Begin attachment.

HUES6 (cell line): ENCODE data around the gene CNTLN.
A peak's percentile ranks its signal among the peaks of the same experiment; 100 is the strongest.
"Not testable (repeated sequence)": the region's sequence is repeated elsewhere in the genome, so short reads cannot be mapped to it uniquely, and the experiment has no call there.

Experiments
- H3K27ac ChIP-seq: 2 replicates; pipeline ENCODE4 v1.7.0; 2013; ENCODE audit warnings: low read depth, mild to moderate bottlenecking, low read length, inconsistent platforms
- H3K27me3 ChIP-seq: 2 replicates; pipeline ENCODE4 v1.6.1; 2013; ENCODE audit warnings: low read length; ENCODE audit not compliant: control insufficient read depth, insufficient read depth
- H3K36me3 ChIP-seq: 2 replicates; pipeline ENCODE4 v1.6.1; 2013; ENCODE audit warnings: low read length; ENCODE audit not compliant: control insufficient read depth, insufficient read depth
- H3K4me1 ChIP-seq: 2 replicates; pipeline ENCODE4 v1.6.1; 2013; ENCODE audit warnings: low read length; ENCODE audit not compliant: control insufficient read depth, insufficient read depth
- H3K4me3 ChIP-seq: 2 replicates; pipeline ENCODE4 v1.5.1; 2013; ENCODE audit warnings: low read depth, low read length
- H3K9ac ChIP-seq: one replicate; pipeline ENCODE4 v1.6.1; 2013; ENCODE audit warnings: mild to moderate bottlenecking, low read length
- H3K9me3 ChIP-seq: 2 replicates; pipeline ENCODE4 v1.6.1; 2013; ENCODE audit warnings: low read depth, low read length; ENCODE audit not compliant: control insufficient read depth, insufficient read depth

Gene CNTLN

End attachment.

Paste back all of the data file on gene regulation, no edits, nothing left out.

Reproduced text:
HUES6 (cell line): ENCODE data around the gene CNTLN.
A peak's percentile ranks its signal among the peaks of the same experiment; 100 is the strongest.
"Not testable (repeated sequence)": the region's sequence is repeated elsewhere in the genome, so short reads cannot be mapped to it uniquely, and the experiment has no call there.

Experiments
- H3K27ac ChIP-seq: 2 replicates; pipeline ENCODE4 v1.7.0; 2013; ENCODE audit warnings: low read depth, mild to moderate bottlenecking, low read length, inconsistent platforms
- H3K27me3 ChIP-seq: 2 replicates; pipeline ENCODE4 v1.6.1; 2013; ENCODE audit warnings: low read length; ENCODE audit not compliant: control insufficient read depth, insufficient read depth
- H3K36me3 ChIP-seq: 2 replicates; pipeline ENCODE4 v1.6.1; 2013; ENCODE audit warnings: low read length; ENCODE audit not compliant: control insufficient read depth, insufficient read depth
- H3K4me1 ChIP-seq: 2 replicates; pipeline ENCODE4 v1.6.1; 2013; ENCODE audit warnings: low read length; ENCODE audit not compliant: control insufficient read depth, insufficient read depth
- H3K4me3 ChIP-seq: 2 replicates; pipeline ENCODE4 v1.5.1; 2013; ENCODE audit warnings: low read depth, low read length
- H3K9ac ChIP-seq: one replicate; pipeline ENCODE4 v1.6.1; 2013; ENCODE audit warnings: mild to moderate bottlenecking, low read length
- H3K9me3 ChIP-seq: 2 replicates; pipeline ENCODE4 v1.6.1; 2013; ENCODE audit warnings: low read depth, low read length; ENCODE audit not compliant: control insufficient read depth, insufficient read depth

Gene CNTLN